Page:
By his death in 1370 Casimir had managed to increase his lands from 50,000 square miles to about 90,000 square miles.  He was renowned throughout Europe.  In 1364 a congress was held in Krakow and was attended by the Kings of Hungary, Bohemia, Denmark and Cyprus as well as many other local princes.

Casimir the Great by Leopold Löffler

He married four times –

He married first Aldona of Lithuania in 1325.  She was the daughter of the Grand Duke of Lithuania Gediminas and Jewna.  They had two daughters Elisabeth of Poland (who married Boguslaw V, Duke of Pomerania) and Cunigunde of Poland (who married Louis VI the Roman).  Aldona dies on 26th May 1339.  His second wife was Adelheid of Hesse, they married on 29th September 1341.  She was the daughter of Henry II, Landgrave of Hesse and Elizabeth of Messien.  It was said to be a loveless marriage and Casimir soon started to live away from his wife.  The marriage lasted till 1356.  Casimir then married his mistress Christina.  Christina was the widow of a wealthy merchant called Miklusz Rokiczani.  Casimir met Christina at the court of Bohemia in Prague where she was a lady in waiting after Miklusz death.  Casimir persuaded the abbot of the Benedictine abbey of Tyniec to marry them in secret.  The secret didn’t remain that way for long and on hearing the news Queen Adelaide renounced it as bigamous and returned to Hesse without permission.  Casimir ignored the complaints of Pope Innocent VI and continued to live with Christina until he once again declared himself as divorced in 1363/1364.   In 1365 Casimir married his fourth wife Hedwig of Zagan the daughter of Henry V of Iron, Duke of Zagari and Anna of Mazovia.  They had three children, Anna of Poland, Countess of Celje (who married William of Celje and Ulrich, Duke of Teck), Kunigunde of Poland and Hedwig of Poland.  The marriage was considered bigamous again as Adelaide and possibly Christine surviving still.  The legitimacy of the three children was disputed, although later legitimised by different Popes.  Casimir also had three other illegitimate sons with his mistress Cudka.

Part of Casimir’s legacy is the fact that even though he had no legal heir there was no attempt to split Poland back up, restoring the former duchies and principalities. His governance had given confidence in the monarchy for it to be able to continue.   On his death 642 years ago today the crown of Poland then passed on to his nephew King Louis I Hungary.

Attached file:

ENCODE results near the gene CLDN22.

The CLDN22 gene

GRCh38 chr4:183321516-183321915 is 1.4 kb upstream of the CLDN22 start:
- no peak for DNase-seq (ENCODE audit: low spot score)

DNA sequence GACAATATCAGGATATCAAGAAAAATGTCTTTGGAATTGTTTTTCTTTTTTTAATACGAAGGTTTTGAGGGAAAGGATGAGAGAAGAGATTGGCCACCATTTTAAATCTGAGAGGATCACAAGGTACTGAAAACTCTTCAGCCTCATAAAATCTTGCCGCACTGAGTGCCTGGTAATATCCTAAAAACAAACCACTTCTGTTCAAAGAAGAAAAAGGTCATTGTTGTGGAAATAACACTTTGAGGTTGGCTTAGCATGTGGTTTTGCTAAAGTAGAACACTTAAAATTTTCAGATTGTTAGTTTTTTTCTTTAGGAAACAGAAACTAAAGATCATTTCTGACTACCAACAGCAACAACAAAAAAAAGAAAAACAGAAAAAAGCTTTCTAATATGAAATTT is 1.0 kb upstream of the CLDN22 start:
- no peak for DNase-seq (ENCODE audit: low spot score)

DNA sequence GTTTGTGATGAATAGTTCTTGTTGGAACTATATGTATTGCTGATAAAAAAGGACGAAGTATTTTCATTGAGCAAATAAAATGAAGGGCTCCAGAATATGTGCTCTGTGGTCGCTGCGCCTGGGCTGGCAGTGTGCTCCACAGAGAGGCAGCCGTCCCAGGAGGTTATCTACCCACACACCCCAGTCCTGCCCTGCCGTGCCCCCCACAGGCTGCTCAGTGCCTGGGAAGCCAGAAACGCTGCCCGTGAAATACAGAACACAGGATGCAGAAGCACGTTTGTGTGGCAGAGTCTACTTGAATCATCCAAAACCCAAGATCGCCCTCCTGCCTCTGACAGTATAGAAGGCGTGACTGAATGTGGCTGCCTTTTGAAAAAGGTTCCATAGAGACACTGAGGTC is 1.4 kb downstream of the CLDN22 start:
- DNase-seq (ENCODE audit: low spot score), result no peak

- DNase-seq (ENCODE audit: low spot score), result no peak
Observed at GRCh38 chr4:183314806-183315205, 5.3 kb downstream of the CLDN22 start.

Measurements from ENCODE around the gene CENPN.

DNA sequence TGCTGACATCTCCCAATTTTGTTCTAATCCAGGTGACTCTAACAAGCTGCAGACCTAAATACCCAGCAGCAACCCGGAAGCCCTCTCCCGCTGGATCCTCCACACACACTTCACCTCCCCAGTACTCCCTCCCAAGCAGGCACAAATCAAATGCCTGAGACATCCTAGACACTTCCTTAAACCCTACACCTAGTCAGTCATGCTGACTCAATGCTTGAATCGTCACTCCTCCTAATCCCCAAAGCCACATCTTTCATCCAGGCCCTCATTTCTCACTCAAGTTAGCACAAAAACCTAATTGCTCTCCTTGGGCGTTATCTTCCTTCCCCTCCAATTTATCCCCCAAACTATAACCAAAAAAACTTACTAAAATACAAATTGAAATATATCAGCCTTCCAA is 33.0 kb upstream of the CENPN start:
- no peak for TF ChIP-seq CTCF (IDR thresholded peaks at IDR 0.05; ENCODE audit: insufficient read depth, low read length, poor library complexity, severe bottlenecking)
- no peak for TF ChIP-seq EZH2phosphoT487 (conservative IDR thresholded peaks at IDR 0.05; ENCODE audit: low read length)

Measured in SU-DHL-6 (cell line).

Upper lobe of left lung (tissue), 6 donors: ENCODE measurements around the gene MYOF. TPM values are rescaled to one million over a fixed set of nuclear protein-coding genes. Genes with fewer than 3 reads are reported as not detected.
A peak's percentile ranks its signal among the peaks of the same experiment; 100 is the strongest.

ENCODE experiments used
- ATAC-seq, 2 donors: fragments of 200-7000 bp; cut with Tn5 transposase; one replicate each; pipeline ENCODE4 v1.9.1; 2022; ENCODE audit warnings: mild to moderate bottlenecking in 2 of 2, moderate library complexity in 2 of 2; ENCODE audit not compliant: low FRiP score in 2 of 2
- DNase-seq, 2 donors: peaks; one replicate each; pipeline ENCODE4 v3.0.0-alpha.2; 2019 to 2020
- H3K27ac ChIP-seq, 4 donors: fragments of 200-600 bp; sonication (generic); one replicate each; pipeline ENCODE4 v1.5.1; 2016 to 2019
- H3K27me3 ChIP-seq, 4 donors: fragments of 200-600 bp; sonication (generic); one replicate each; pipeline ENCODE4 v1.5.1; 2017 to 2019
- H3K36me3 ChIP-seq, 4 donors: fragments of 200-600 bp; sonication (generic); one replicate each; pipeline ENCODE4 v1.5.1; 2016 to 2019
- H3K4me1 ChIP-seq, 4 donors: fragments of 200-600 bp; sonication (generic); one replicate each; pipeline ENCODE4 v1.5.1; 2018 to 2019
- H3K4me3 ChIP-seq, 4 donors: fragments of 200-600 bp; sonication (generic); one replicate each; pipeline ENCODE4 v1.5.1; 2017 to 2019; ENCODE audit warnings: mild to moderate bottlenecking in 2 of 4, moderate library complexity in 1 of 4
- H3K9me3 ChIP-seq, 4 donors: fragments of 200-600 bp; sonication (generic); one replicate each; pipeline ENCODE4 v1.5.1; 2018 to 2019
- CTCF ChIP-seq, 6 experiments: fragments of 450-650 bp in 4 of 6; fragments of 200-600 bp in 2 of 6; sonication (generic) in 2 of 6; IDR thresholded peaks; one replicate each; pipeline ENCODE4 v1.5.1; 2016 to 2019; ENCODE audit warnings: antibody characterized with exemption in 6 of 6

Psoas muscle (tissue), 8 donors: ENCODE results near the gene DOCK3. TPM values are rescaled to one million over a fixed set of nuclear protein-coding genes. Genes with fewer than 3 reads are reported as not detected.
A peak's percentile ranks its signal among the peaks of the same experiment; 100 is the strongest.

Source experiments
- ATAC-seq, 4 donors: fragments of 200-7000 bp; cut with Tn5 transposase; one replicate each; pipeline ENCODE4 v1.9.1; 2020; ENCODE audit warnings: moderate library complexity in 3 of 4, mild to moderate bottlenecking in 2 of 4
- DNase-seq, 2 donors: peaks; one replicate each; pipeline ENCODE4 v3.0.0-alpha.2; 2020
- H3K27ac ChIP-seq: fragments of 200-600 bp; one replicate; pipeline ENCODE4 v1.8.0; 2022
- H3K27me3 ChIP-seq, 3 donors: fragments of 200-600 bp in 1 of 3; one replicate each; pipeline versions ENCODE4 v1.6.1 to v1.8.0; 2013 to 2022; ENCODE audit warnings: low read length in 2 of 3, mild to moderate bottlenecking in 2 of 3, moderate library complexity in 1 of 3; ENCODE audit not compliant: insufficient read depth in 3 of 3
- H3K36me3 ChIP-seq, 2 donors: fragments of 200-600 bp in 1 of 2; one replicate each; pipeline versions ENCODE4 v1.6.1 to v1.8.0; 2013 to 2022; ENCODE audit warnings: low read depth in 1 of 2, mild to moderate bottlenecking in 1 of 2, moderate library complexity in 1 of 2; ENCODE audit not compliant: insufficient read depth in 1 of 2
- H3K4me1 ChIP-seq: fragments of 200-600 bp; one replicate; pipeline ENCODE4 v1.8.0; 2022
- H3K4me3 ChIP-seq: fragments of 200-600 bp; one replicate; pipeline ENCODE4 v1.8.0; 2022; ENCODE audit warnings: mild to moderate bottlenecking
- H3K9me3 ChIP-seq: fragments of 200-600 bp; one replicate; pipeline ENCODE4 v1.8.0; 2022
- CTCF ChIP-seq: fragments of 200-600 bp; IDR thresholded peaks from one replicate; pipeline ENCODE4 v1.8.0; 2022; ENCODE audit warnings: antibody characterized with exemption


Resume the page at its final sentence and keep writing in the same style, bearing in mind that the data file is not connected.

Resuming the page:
The Legend of Lech, Czech and Rus.

Eastern Europe isn’t something I know a great deal about, so when I came across the below legend I was really in awe with its story.

It seems there are many versions of the legend that gives the beginnings of three of Eastern Europe’s most famous states.  To give a synopsis hear below is a brief outline and condensed version of the legend.

‘Lech, Czech and Rus were three brothers who all decided to go in different directions.  Czech travelled to the south and Rus went to the east.  Lech travelled to the North until he came across a giant oak tree.  Within the oak tree was a giant white eagle guarding its nest, Lech took this as a good omen and decided to begin his settlement on the same spot and this place went on to be called Gniezno the first capital of Poland. ‘

Lech, Czech, Rus and the White Eagle, as painted by Walery Eljasz-Radzikowski (1841–1905)

The earliest Polish mention of the legend is found in the ‘Chronicle of Greater Poland’ which was written in 1295 in Gniezno.  In Bohemian chronicles Czech appears on his own or sometimes with Lech.  His earliest known mention as Bohemus is in Cosmas chronicle from 1125.

It seems most of the varients of the legends do stem around Poland, and then the Czechs being the other most mentioned out of the three.

It really does continue to amaze me even going back over a thousand years how inter mingled everyone was.  The beginnings of Poland, Czech Republic and Russia all falling under the same family really is quite amazing.

Lech, Czech and Rus oaks in Rogalin, Poland